Nova Scotia

She wants to give her friend a kidney, but donation rule means she can't be tested

Two Nova Scotia women are questioning why people in the Atlantic provinces who want to be live kidney donors must have a primary care provider just to be tested for compatibility. They say lives could be improved if there were changes to the rule.

All potential living kidney donors in Atlantic Canada must have a primary care provider

Brenda MacKenzie (left) and Bonnie Ste-Croix have been friends for years. Ste-Croix initially didn't tell MacKenzie she was going to try to get tested to see if she could donate her kidney. (Submitted by Bonnie Ste-Croix)

When Bonnie Ste-Croix of Halifax learned that one of her good friends, Brenda MacKenzie, needed a kidney transplant, she had no hesitation. 

Ste-Croix called the Atlantic region's living kidney donor program and asked to be tested to see if she could be a possible match.

"All I'd like to do is see if I can help," she said.

But more than a year after her offer, Ste-Croix still doesn't know if she could be a donor. Her application was stopped just a few questions in, when Ste-Croix told the co-ordinator her family doctor had just retired.

"They were like, 'Oh, we can't proceed then,'" said Ste-Croix. "I was completely shocked in the moment."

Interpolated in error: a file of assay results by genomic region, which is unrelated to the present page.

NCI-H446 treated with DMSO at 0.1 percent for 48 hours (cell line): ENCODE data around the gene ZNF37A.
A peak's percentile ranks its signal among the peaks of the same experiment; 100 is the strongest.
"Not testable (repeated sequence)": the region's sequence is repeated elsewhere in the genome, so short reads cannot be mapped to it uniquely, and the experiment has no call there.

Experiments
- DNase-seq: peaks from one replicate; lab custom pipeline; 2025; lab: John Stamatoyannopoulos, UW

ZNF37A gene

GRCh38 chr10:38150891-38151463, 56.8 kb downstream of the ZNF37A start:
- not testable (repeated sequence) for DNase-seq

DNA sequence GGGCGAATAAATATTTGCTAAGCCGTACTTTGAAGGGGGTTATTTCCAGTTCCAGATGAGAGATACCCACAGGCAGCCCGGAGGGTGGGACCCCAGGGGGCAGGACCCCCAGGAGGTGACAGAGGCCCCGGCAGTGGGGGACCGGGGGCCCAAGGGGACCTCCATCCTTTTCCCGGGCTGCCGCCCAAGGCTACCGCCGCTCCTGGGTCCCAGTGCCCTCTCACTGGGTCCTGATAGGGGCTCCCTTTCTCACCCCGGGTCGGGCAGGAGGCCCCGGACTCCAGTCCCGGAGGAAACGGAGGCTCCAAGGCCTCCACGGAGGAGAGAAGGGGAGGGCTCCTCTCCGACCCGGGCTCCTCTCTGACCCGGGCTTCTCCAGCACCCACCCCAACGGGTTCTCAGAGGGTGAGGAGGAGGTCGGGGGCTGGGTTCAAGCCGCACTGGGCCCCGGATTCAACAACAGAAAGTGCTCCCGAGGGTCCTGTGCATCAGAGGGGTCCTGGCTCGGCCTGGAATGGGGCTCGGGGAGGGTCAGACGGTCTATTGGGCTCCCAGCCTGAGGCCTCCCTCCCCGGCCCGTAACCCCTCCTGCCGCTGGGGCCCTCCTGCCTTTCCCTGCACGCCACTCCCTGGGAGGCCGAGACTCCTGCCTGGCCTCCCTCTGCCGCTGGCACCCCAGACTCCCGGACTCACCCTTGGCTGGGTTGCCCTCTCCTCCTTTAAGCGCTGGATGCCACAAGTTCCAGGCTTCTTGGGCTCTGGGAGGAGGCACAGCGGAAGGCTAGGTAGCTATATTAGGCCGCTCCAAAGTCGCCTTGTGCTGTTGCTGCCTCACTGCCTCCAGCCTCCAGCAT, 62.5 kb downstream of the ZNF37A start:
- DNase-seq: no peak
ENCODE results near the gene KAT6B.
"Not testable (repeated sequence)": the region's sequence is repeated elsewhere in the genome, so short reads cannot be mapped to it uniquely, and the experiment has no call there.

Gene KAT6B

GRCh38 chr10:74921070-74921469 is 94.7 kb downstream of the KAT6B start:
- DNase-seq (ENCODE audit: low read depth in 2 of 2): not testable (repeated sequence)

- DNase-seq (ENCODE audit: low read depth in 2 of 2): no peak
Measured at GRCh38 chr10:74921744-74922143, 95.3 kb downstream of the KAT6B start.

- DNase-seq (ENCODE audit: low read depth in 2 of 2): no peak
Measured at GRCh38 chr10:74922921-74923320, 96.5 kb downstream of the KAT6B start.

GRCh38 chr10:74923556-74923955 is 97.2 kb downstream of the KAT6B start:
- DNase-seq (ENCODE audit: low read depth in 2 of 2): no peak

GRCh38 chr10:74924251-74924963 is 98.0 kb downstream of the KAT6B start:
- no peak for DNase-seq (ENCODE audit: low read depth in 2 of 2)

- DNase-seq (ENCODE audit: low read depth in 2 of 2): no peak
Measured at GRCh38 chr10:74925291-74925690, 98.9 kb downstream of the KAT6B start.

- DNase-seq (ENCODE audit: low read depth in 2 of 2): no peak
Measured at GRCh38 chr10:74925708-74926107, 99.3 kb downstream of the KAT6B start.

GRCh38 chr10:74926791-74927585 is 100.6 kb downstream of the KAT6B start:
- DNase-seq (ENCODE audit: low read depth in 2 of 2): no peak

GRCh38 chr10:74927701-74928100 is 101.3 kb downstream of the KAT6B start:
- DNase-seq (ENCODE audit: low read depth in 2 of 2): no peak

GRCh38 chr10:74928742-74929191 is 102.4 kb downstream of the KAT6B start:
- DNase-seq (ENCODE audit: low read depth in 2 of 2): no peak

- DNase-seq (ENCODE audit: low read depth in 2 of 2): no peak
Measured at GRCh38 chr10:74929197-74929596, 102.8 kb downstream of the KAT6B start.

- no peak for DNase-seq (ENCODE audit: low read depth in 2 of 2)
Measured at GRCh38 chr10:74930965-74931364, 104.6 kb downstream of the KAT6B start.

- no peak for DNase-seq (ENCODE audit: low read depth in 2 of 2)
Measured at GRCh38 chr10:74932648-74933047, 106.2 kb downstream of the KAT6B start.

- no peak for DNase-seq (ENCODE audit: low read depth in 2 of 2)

Years-long wait for transplant

There are 180 people in the Atlantic region on the transplant list. A further 127 people are going through the process to be added to the list.

They wait an average of 2½ to three years for their transplant.

But if someone in their life wants to be considered for what's known as a living donation, they must have a primary care provider. It's a requirement for any potential live donor in the Atlantic region, along with being over the age of 19 and in good health with a healthy weight. 

In Nova Scotia alone, more than 60,000 people are registered to find a primary care provider.

"For months, this has bothered me," said Ste-Croix, who urgently wants to help her friend. "Is that a reasonable criteria to have? Can we please really, sincerely, look at this?"

Ste-Croix says her friendship with MacKenzie is built on years of joy and laughter. She says she'd do anything to help MacKenzie feel better, including donate one of her kidneys. (Craig Paisley/CBC)

The caveat was a blow to MacKenzie, who depends on dialysis for four hours at a time, three nights a week.

MacKenzie has polycystic kidney disease, where cysts develop in the kidneys and the organs eventually lose their function. It's genetic. Both her mother and brother have had successful transplants.

4 potential donors step forward

When MacKenzie's health started declining, she knew she would be following the same path. Four people came forward offering to help.

"It still makes me emotional," she said. "I tear up about it. What a huge gift that someone could be willing to do that."

Of the four offers, two were not compatible matches. The other two didn't have a primary care provider.